2007-04-01 16:40:06 UTC
Permalink
Hi!
Post by Andi Kleen
When I run 2.6.21-rc5 + Andi's x86 patches + paravirt_ops patches, I've
Hmm, don't think there's anything either in x86 that would touch this code.
But can you double check with plain rc5?
Mar 30 23:19:03 localhost kernel: ACPI: Critical trip point
Mar 30 23:19:03 localhost kernel: Critical temperature reached (128 C), shutting down.
Mar 30 23:19:03 localhost kernel: Critical temperature reached (128 C), shutting down.
Mar 30 23:19:03 localhost shutdown[19417]: shutting down for system halt
and the machine does feel pretty hot.
Pavel has been complaining about higher power consumption on his laptop versus
.20 too.
Yep, sometimes it takes 30W instead of 12W... Anyway, this seems to
be measurement error. Notice how acpi claims 128C. I do not think cpu
can work at 128C and hardware should kill us before cpu is that hot.

Are you running lm_sensors?
--
(english) http://www.livejournal.com/~pavelmachek
(cesky, pictures) http://atrey.karlin.mff.cuni.cz/~pavel/picture/horses/blog.html
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Henrique de Moraes Holschuh
2007-04-01 22:50:09 UTC
Permalink
Post by Pavel Machek
Are you running lm_sensors?
lm-sensors can't confuse any recent thinkpad's thermal management. The i2c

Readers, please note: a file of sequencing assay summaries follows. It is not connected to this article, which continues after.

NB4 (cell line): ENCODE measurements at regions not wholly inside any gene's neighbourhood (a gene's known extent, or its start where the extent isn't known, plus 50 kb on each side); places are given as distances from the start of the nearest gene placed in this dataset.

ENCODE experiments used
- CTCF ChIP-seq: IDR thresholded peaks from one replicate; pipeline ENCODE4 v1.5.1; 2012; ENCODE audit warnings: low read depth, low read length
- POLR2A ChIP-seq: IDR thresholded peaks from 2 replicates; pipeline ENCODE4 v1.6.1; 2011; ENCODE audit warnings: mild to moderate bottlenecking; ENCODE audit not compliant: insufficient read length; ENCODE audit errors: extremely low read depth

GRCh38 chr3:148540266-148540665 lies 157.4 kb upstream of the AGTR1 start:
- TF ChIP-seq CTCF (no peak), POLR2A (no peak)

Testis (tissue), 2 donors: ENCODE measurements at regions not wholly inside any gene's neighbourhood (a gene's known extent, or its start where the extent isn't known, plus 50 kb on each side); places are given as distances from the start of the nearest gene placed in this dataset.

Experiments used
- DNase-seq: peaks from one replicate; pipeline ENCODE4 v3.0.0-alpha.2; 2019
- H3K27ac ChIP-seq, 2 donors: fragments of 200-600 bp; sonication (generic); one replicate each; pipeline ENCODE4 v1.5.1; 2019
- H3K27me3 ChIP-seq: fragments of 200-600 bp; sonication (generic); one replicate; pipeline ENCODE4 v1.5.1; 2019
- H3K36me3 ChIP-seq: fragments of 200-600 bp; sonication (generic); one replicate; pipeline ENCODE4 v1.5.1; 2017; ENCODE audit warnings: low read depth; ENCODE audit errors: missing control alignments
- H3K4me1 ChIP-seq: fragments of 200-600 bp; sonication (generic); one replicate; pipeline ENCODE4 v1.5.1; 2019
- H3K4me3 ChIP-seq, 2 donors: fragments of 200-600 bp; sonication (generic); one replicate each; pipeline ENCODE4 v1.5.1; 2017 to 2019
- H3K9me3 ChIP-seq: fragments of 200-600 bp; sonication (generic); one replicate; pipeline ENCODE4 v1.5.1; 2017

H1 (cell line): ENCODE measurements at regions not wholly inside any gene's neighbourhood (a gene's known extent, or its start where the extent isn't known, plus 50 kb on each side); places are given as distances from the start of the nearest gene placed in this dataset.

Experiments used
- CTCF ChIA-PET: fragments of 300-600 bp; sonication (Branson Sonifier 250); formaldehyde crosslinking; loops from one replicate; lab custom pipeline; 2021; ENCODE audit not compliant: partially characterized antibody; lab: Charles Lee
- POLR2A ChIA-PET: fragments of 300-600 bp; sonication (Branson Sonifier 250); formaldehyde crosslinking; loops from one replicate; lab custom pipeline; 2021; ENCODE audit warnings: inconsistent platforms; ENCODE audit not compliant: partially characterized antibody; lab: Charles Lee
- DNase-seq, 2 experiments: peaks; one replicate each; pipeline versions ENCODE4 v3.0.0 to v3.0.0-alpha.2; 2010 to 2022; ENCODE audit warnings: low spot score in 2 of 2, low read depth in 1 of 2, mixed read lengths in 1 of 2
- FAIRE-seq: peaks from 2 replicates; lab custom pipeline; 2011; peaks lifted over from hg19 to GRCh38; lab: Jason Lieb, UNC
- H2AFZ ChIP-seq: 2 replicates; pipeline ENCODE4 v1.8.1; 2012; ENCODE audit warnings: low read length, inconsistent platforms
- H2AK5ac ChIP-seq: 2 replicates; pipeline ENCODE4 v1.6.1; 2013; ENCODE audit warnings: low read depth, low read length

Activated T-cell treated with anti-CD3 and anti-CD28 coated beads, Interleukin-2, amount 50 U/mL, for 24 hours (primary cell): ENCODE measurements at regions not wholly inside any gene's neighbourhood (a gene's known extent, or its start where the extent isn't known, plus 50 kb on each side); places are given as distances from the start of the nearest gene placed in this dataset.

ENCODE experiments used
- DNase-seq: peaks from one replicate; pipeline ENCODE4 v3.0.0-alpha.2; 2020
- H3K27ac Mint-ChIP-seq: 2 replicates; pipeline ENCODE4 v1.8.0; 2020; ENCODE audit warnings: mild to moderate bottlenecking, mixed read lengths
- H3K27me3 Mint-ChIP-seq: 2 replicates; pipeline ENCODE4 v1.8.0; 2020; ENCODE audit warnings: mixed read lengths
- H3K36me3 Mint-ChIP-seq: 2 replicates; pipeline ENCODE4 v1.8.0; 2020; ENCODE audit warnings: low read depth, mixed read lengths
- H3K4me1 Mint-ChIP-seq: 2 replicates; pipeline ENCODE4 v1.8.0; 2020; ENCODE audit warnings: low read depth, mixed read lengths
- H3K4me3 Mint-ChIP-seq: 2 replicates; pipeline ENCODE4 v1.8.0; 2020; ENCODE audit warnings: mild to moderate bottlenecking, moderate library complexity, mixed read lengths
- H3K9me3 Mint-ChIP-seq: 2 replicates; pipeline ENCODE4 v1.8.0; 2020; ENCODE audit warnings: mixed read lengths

buses that matter are all behind the EC, you have to ask the EC for data.
--
"One disk to rule them all, One disk to find them. One disk to bring
them all and in the darkness grind them. In the Land of Redmond
where the shadows lie." -- The Silicon Valley Tarot
Henrique Holschuh
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Kyle Moffett
2007-04-01 19:10:21 UTC
Permalink
When I run 2.6.21-rc5 + Andi's x86 patches + paravirt_ops patches,
I've been getting my machine shut down with critical thermal
Mar 30 23:19:03 localhost kernel: ACPI: Critical trip point
Mar 30 23:19:03 localhost kernel: Critical temperature reached (128
C), shutting down.
Mar 30 23:19:03 localhost kernel: Critical temperature reached (128
C), shutting down.
Mar 30 23:19:03 localhost shutdown[19417]: shutting down for system
halt
and the machine does feel pretty hot. Interestingly, when the
machine reboots, the fan spins up to a noticeably higher speed, so
it seems that maybe something is getting fan speed control wrong.
Well, 128C is more than hot enough to boil water and well above the
thermal tolerances of most CPUs, so I would imagine that were your
CPU actually that hot it wouldn't be capable of printing the
"Critical temperature reached" messages, let alone properly rebooting.

Cheers,
Kyle Moffett

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Jeremy Fitzhardinge
2007-04-01 21:20:11 UTC
Permalink
Post by Kyle Moffett
Well, 128C is more than hot enough to boil water and well above the
thermal tolerances of most CPUs, so I would imagine that were your CPU
actually that hot it wouldn't be capable of printing the "Critical
temperature reached" messages, let alone properly rebooting.